Good luck to both of you and God Bless!

    in reply to: I need help supporting a partner with ADHD!! #106420
    emwinshi
    Participant

    As the other responses have stated, this is a common problem with ADHD marriages. My wife and I are going through it now and it is a lot of work on her part just as it is on my part. Unfortunately the first step is for him to realize the reality of the situation. This took me a long time to understand. It’s so easy to make excuses for not getting something done. I became an excuse expert which didn’t help the situation. One reason I used excuses a lot is because my memory is really bad. This is a characteristic of ADHD. I know the backyard needs cleaned up from the dog but I forget to do it over the weekend and when my wife calls me out on it, I make up an excuse. Then an argument would ensue due to my ego being hurt. That would then escalate into me call her out on things that had nothing to do with me not doing the chore I needed to get done.

    Here are our solutions that has worked so far:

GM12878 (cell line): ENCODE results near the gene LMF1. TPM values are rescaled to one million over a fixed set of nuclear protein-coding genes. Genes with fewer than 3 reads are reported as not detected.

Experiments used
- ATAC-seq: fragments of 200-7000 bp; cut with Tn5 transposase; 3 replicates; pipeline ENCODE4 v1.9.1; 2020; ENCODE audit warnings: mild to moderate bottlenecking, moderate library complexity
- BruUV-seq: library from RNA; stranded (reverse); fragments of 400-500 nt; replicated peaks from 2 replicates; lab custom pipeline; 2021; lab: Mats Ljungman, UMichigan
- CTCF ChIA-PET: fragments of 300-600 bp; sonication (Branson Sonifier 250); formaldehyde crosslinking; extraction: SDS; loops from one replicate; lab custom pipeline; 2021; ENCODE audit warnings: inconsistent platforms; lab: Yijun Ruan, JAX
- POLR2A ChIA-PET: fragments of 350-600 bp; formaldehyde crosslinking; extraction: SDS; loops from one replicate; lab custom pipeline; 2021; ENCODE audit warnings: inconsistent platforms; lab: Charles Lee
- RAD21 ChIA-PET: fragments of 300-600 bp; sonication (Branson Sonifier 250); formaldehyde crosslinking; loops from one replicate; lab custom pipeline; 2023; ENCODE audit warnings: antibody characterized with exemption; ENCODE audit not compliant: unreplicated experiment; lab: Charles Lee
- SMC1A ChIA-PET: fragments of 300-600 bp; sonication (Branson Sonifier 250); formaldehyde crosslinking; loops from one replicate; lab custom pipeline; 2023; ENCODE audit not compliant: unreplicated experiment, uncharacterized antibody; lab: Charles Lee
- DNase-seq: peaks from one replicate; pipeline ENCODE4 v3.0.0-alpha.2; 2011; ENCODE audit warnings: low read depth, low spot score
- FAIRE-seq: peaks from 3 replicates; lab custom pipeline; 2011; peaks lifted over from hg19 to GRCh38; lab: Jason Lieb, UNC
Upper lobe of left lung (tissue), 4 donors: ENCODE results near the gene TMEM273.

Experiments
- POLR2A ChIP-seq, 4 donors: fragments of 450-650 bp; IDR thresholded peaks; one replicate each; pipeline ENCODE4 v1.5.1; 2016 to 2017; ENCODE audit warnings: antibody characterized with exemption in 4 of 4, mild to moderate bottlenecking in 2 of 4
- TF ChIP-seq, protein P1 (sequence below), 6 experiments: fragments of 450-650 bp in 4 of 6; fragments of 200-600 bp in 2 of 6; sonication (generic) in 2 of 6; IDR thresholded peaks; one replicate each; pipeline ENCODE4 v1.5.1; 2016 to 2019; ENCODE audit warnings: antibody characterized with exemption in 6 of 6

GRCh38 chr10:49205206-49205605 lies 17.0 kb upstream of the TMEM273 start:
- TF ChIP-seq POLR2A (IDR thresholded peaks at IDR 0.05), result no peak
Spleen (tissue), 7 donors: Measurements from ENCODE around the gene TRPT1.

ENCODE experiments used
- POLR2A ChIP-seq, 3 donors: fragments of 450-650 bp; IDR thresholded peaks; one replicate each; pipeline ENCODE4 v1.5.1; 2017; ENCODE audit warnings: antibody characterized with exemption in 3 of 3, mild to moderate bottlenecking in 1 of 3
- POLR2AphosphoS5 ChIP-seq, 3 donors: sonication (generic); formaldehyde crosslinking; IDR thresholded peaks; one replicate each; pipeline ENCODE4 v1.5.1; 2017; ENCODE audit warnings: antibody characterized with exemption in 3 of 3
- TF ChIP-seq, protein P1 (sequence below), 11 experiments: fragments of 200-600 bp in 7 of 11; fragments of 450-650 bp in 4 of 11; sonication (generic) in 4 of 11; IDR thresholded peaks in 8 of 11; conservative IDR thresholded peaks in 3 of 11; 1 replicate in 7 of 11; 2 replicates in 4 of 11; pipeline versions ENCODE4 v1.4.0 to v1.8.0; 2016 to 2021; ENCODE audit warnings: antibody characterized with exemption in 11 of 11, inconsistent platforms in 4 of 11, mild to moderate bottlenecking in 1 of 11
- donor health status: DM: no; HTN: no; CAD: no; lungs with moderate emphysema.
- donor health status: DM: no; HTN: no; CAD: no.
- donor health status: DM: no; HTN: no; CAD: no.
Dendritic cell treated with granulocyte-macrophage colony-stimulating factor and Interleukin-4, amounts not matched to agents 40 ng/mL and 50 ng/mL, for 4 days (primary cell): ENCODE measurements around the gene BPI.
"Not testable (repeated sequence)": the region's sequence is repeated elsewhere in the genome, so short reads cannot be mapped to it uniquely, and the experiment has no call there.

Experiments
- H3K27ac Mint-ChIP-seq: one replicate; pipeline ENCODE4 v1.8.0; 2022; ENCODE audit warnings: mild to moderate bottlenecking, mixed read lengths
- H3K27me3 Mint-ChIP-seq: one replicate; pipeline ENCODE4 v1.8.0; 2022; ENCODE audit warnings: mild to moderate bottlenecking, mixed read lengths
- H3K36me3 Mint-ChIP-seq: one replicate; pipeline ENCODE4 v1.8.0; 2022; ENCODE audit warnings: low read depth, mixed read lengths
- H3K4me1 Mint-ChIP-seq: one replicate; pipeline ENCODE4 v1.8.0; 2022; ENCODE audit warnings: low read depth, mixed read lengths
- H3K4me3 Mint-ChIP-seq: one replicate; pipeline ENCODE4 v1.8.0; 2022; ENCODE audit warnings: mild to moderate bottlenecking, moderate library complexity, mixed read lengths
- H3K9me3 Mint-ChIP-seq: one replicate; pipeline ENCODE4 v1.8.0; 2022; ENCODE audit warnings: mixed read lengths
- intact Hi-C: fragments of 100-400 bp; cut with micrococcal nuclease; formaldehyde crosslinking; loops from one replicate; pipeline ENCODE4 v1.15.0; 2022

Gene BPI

1) We make a list for every day of the week. We do it for both of us, not just for me. We started out as it being just for me and it made me feel too much like a child. Logically I understood it but the process wasnt very satisfying as an adult. Then she created one for herself and for some dumb reason, it helped and gives us both goals and expectations. When I complete a chore, I go to the list and cross it off. Make sure he’s an active part. My recommendation would be have him lead the creation of the chore list every week. Make sure that each day is on its own sheet of paper. If all of the days are on one sheet it can be overwhelming. Don’t fill up the day with lots of chores and be cognizant of the weather. Combine chores that you can do together like folding laundry or cleaning the kitchen. Most important YOU need to be consistent with everything. He will not be consistent until he sees you. After enough time, things will become more habitual for him and be easier. Also, if something is going to change in an evening (date night or a football game) where he usually has a chore he does, be sure to address it as soon as this event is scheduled. “On Saturday we are going to the lake, since its monday now we’ll need to be sure to have all our saturday chores done prior. Do you have any suggestions on how we should do that?”